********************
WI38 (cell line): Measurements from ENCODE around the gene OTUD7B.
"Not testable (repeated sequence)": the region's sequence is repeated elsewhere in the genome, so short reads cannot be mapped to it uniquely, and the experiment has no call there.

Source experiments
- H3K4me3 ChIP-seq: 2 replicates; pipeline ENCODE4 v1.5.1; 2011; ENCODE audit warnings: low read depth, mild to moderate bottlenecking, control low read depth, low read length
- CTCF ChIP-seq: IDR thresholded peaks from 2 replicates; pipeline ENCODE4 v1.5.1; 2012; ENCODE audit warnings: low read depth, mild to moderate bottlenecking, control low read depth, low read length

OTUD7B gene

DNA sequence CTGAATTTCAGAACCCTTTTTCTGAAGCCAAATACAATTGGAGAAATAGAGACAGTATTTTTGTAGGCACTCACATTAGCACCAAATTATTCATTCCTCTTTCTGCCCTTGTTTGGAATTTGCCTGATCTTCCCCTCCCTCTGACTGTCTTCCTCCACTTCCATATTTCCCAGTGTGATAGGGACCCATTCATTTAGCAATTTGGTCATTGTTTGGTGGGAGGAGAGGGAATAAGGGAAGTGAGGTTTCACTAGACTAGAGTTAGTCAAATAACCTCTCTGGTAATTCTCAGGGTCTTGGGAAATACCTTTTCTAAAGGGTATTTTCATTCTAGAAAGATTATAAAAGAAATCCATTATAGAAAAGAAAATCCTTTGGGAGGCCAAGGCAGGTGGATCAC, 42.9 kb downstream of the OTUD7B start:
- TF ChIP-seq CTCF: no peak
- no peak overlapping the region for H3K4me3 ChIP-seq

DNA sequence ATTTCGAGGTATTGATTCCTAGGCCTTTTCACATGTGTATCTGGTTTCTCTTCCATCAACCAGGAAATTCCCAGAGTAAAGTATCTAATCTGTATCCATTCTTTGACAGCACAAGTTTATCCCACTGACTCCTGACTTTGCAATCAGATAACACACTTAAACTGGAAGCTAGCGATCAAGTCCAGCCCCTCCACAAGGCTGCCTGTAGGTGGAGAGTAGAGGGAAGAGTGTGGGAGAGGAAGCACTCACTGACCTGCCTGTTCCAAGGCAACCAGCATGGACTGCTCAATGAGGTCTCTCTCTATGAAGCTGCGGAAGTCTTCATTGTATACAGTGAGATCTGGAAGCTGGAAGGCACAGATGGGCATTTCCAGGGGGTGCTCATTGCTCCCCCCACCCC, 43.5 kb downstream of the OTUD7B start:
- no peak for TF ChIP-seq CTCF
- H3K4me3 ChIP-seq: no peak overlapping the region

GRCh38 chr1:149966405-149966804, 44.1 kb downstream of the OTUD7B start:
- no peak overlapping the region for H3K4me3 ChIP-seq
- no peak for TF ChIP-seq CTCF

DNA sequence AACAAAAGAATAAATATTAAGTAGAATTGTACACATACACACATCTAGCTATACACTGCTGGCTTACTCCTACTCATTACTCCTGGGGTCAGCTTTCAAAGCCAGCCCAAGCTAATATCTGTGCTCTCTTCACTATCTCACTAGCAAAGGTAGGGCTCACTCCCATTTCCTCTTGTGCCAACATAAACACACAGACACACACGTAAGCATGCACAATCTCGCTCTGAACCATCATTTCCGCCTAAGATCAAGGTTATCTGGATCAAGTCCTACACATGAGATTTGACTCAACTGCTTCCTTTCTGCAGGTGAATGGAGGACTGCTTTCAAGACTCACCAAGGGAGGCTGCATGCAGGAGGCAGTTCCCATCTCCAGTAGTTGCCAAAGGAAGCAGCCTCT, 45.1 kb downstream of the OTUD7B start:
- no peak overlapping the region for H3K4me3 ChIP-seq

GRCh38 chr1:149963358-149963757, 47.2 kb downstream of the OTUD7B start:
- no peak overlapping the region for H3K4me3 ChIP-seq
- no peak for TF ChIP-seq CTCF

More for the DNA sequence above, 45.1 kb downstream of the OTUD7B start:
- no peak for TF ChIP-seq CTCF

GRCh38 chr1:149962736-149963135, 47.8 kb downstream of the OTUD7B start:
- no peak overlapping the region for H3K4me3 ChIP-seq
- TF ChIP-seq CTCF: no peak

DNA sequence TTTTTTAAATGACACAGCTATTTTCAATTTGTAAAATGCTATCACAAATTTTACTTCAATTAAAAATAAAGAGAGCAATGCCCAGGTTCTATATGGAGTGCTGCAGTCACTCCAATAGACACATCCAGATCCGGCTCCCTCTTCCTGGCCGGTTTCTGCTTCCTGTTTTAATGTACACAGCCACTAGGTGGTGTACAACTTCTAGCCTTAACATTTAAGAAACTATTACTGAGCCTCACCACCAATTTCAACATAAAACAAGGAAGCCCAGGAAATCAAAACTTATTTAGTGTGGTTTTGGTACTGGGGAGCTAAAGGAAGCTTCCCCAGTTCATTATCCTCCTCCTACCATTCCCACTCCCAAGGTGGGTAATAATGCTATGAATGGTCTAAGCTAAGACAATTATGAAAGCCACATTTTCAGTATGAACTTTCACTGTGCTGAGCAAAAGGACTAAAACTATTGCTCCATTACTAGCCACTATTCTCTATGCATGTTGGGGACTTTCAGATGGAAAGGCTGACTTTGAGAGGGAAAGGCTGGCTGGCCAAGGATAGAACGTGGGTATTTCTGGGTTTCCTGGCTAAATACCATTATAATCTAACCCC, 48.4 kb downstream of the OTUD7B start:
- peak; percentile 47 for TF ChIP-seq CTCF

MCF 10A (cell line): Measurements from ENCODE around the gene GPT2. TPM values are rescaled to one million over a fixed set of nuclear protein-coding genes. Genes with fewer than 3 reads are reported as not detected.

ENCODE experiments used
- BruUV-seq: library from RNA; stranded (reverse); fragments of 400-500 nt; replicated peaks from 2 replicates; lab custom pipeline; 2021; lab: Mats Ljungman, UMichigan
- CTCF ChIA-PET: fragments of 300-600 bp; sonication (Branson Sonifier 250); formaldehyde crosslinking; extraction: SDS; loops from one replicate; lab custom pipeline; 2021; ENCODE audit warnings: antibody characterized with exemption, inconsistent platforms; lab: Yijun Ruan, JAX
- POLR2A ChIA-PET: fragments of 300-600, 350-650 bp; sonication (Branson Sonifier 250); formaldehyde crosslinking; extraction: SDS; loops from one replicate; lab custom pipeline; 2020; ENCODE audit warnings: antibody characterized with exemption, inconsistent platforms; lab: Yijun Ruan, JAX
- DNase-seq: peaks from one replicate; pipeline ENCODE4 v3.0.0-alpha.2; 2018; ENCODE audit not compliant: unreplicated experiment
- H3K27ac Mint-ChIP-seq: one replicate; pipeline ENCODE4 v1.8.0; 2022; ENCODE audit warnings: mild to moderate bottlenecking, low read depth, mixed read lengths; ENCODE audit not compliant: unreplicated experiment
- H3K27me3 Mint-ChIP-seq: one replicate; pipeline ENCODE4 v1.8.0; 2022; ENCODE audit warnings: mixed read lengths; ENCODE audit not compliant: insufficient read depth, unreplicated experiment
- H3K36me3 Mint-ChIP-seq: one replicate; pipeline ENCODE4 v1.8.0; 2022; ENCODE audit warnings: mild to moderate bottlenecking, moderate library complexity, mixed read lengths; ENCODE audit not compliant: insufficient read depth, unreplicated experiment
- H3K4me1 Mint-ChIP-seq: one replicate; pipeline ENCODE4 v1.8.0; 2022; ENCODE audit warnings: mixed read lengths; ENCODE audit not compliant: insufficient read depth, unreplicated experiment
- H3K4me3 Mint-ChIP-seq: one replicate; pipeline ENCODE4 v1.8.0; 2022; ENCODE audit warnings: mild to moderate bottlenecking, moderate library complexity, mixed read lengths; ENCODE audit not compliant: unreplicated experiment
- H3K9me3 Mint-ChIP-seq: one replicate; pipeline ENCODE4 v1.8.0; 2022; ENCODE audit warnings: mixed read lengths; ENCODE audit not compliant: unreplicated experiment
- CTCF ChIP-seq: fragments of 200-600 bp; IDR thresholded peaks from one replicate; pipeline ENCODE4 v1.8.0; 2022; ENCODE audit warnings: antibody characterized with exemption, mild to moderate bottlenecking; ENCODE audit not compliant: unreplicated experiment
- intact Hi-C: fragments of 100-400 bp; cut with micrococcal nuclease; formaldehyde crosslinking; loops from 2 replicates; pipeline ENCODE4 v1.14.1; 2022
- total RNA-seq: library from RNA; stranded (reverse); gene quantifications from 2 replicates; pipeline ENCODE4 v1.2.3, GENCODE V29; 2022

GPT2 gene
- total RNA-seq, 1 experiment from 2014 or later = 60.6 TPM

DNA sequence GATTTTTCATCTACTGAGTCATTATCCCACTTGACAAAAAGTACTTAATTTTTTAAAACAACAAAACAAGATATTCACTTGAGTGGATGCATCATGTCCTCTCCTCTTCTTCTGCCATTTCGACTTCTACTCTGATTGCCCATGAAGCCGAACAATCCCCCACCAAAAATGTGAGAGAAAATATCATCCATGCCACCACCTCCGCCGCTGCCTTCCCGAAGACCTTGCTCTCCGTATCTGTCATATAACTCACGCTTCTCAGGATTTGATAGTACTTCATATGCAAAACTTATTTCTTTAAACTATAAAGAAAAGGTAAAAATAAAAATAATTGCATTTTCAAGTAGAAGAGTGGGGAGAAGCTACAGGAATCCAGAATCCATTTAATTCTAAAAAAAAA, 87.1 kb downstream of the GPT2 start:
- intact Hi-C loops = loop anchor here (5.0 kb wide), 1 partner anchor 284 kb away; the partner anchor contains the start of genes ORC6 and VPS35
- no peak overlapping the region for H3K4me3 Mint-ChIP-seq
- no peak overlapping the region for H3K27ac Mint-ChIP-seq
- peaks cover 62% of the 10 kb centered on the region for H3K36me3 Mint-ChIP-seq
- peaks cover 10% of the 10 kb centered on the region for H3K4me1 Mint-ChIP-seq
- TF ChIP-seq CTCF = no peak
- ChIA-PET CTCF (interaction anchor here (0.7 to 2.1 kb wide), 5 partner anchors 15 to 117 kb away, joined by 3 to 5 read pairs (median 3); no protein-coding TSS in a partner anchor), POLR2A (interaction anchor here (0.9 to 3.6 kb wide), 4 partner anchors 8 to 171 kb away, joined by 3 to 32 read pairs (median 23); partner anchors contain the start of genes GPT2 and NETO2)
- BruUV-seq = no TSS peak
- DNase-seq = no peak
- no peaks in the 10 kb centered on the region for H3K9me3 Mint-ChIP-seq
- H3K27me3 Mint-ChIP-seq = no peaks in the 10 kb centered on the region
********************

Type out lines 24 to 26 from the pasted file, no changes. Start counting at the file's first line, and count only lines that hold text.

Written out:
- no peak overlapping the region for H3K4me3 ChIP-seq
- TF ChIP-seq CTCF: no peak

DNA sequence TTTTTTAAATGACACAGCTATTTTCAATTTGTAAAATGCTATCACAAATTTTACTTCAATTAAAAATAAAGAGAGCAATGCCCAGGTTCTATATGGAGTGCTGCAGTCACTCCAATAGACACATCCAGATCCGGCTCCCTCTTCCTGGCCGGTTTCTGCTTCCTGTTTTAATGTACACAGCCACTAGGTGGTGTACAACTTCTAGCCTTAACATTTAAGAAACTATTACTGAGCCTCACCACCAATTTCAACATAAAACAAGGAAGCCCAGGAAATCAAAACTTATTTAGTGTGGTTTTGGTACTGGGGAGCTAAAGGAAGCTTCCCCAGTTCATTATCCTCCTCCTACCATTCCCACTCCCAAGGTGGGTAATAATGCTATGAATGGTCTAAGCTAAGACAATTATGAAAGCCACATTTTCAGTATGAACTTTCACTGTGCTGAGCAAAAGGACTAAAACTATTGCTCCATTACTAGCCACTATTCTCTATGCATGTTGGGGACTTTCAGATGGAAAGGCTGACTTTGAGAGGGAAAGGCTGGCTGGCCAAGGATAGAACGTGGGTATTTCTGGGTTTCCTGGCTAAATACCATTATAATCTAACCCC, 48.4 kb downstream of the OTUD7B start: